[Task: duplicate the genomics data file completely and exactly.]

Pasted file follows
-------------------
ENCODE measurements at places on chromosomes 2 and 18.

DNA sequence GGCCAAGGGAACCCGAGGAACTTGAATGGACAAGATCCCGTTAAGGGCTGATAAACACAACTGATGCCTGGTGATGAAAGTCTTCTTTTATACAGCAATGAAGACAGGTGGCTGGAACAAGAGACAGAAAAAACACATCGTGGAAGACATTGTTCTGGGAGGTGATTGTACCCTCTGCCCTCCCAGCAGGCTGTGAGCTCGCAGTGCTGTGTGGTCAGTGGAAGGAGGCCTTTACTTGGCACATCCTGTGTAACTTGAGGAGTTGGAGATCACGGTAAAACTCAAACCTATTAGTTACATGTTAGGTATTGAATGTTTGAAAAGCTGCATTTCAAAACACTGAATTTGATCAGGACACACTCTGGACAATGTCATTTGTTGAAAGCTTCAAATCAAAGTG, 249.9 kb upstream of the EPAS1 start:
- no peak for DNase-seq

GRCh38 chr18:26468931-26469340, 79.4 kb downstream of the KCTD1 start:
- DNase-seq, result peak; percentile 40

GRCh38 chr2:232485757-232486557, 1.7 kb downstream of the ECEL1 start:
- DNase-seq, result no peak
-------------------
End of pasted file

ENCODE measurements at places on chromosomes 2 and 18.

DNA sequence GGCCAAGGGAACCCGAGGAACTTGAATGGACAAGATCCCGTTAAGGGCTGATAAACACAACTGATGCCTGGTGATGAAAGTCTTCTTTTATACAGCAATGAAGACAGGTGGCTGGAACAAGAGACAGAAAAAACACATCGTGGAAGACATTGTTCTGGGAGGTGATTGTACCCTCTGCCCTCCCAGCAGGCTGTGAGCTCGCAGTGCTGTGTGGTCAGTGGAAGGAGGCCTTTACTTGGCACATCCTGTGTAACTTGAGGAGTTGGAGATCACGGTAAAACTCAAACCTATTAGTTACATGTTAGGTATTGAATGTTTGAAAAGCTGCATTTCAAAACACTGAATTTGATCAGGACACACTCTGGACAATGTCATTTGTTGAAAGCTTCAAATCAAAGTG, 249.9 kb upstream of the EPAS1 start:
- no peak for DNase-seq

GRCh38 chr18:26468931-26469340, 79.4 kb downstream of the KCTD1 start:
- DNase-seq, result peak; percentile 40

GRCh38 chr2:232485757-232486557, 1.7 kb downstream of the ECEL1 start:
- DNase-seq, result no peak